This Comment proposes entitling the parentage of same-sex parents as reflected in the birth certificate of the child to full faith and credit recognition on the basis that a birth certificate is a "record" within the ambit of the clause. The practicality of this solution is tied to the Supreme Court's recent decision in Pavan v. Smith, which held that the state-granted right of the marital partner of a woman who conceives a child through artificial insemination to be listed as a parent on the child's birth certificate must be extended equally to same-sex couples. (11) Because the vast majority of states have analogous statutes (12) or judicial decisions (13) requiring the marital partner of a woman who conceives through artificial insemination to be treated as the child's other parent (despite the undisputed lack of a biological connection), and because Pavan mandates that this guarantee be extended to same-sex couples, entitling birth certificates to full faith and credit recognition would provide greater protection to same-sex parentage. As long as parental status is reflected in the birth certificate, the couple can expect interstate recognition of their status.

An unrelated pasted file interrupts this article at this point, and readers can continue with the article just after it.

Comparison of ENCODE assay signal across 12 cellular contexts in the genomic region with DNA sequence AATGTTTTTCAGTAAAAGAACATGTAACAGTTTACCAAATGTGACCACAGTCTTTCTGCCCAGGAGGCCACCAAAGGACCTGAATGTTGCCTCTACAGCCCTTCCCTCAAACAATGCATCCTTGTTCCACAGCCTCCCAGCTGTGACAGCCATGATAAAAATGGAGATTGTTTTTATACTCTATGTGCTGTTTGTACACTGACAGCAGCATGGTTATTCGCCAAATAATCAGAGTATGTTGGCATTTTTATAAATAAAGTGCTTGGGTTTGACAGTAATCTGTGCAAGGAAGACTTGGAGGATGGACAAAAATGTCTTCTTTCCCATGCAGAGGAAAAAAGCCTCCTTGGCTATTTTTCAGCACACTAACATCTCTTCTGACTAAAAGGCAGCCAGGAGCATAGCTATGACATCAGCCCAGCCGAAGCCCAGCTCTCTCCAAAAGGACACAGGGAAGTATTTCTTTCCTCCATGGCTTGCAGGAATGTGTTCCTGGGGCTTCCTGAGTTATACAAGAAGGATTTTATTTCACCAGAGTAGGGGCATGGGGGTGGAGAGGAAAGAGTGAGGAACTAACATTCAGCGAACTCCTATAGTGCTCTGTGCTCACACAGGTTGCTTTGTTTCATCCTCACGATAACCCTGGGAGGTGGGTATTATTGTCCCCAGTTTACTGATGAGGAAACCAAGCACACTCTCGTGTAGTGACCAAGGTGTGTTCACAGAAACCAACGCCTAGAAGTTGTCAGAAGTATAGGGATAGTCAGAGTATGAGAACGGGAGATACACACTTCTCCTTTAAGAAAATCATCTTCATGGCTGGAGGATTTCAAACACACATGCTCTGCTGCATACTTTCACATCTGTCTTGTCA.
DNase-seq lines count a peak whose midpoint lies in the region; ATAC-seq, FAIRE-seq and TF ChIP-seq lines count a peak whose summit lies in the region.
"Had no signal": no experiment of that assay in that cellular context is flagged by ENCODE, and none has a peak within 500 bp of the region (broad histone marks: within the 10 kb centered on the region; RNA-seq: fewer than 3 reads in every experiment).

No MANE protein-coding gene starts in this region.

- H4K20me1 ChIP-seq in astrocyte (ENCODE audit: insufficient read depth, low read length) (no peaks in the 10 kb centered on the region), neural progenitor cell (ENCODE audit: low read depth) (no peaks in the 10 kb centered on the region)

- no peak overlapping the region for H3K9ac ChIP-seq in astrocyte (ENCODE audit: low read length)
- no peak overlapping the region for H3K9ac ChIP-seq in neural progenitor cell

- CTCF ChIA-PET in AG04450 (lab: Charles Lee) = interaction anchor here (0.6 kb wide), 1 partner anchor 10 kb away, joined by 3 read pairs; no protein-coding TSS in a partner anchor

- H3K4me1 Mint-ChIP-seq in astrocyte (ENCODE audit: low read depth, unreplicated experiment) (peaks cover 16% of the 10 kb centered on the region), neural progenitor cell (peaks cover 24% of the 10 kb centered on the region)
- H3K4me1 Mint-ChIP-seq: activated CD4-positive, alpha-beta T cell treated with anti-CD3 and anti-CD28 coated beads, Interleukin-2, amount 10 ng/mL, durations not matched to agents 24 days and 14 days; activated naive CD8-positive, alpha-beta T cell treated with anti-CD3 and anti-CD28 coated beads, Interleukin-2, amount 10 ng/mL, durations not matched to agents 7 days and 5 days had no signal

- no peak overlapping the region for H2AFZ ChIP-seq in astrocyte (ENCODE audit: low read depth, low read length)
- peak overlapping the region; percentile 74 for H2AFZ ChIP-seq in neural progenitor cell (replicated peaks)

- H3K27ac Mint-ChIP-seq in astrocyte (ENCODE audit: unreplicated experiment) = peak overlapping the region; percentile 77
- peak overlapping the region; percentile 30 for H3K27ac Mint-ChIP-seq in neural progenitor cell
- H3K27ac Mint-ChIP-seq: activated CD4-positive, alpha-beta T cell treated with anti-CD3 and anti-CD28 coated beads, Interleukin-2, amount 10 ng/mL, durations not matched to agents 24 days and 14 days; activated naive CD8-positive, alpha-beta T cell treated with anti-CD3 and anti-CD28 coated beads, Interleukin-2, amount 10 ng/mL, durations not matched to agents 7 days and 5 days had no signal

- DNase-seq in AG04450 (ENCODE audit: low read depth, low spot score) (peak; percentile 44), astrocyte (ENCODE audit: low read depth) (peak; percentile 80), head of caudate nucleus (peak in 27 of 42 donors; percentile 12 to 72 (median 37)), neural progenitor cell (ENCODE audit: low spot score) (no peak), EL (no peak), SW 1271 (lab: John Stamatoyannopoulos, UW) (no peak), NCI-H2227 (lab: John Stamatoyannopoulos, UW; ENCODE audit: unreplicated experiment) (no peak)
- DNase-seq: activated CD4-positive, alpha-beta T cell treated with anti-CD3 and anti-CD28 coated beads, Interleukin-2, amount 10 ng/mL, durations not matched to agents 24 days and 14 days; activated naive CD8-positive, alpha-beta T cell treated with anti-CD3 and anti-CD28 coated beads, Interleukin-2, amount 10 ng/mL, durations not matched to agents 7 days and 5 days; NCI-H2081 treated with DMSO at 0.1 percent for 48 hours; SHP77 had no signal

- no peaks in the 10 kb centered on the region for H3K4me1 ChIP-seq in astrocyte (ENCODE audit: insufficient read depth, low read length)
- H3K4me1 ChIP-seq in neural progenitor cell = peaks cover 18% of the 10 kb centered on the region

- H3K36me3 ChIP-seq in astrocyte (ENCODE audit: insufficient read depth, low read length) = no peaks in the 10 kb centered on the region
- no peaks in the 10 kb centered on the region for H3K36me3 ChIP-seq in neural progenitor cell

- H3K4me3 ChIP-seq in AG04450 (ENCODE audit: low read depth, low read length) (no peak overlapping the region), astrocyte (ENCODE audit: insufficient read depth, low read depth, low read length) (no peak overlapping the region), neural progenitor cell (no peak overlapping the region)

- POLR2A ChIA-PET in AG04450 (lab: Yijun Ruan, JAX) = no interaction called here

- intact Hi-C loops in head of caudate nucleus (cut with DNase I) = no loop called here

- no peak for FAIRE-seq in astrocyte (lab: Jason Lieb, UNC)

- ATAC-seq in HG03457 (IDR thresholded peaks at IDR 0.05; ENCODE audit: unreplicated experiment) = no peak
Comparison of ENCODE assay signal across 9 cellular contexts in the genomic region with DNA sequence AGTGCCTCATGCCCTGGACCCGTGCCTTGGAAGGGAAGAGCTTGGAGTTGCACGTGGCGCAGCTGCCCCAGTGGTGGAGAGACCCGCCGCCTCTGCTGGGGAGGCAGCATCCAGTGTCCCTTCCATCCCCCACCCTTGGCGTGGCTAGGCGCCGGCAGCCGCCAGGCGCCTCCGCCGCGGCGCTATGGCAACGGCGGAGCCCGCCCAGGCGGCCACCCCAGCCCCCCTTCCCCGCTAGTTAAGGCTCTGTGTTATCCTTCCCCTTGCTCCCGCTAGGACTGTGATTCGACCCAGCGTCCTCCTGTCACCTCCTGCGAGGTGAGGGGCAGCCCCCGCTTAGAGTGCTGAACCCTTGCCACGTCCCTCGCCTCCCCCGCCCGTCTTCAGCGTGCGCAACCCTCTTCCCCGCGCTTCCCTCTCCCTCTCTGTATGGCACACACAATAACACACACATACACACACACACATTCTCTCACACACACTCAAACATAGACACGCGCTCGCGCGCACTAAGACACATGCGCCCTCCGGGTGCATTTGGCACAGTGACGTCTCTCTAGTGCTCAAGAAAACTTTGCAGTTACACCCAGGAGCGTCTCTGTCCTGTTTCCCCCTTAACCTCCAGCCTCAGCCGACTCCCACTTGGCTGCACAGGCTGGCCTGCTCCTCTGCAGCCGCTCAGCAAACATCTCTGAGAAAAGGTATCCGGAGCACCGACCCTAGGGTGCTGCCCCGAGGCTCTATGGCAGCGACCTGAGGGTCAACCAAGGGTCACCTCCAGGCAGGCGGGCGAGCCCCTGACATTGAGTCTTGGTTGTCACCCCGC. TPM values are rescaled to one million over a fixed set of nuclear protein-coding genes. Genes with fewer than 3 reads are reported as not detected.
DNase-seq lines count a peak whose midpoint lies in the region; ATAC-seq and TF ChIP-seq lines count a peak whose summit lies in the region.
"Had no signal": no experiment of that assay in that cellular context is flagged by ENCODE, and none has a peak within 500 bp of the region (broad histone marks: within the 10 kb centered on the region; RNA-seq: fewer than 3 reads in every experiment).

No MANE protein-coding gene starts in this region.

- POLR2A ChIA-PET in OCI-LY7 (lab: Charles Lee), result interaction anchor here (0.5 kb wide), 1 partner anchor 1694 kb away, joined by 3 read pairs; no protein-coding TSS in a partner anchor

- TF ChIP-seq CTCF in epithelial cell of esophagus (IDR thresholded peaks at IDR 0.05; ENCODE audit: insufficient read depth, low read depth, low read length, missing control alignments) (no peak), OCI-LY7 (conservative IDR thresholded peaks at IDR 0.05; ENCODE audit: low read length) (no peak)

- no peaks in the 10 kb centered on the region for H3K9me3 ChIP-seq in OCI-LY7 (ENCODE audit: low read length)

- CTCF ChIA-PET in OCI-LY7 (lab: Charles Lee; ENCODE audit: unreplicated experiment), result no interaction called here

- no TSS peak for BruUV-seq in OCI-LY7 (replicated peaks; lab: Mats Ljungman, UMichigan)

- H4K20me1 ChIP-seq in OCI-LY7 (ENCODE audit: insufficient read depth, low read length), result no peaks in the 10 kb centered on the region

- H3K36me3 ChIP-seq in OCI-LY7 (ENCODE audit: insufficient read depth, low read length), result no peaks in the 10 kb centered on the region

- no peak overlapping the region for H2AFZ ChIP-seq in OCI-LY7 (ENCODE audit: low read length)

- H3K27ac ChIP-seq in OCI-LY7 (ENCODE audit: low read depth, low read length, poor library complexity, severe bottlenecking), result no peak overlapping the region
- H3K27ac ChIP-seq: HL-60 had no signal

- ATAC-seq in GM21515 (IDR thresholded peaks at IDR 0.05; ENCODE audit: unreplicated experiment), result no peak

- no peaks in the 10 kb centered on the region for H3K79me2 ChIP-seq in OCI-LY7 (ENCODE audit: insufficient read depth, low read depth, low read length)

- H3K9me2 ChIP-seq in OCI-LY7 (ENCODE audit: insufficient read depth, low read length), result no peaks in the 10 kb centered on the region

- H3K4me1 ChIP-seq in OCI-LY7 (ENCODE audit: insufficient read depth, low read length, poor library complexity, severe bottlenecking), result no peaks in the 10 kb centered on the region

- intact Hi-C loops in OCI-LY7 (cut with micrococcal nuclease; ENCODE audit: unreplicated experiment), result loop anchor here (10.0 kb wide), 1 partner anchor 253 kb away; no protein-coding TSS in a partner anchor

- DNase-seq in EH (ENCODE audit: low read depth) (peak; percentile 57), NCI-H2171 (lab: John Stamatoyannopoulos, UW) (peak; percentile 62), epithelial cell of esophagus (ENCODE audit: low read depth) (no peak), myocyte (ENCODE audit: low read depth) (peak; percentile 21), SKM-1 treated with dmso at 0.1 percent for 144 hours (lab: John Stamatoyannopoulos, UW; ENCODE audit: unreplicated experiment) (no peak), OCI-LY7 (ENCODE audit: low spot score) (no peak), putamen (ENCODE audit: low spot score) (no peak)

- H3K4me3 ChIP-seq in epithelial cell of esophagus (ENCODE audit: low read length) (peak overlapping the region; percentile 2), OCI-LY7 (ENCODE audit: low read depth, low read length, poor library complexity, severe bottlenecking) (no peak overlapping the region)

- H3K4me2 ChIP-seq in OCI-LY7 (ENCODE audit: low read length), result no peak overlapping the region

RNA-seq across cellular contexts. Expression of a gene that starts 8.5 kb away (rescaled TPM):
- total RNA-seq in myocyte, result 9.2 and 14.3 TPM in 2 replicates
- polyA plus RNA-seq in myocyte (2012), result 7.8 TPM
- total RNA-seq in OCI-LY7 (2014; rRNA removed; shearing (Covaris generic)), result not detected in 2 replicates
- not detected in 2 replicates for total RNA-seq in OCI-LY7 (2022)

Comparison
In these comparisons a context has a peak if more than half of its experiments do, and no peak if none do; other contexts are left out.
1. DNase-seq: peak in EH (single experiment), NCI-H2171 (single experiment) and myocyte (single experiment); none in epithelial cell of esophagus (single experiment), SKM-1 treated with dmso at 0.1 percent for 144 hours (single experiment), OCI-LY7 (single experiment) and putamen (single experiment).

By exploring the intersection of the "records" prong of the Full Faith and Credit Clause and the jurisprudence of birth certificates, this Comment seeks to elucidate one way in which the parentage of same-sex couples can be equalized to that of opposite-sex couples. Part I overviews the current landscape of family law across the United States, discussing four of the major areas in which state policies diverge and describing the inadequacies of existing solutions to protect parentage. Part II analyzes birth certificates under the doctrinal full faith and credit framework, resolving that birth certificates most naturally fit within the "records" category but concluding that the proper treatment of records is unclear due to jurisprudential ambiguity. Part III discusses why birth certificates should be entitled to a higher level of deference under the Full Faith and Credit Clause and explains how judicially developed limitations do not undermine the feasibility of this solution. A brief conclusion follows.
REVIEW OF CURRENT LANDSCAPE
Before considering the practicality of the birth certificate solution, it is necessary to understand the differences in parentage law across the United States and how the uneven legal landscape affects same-sex couples.
Overview of Differences in State Policy Leading to the Full Faith and Credit Problem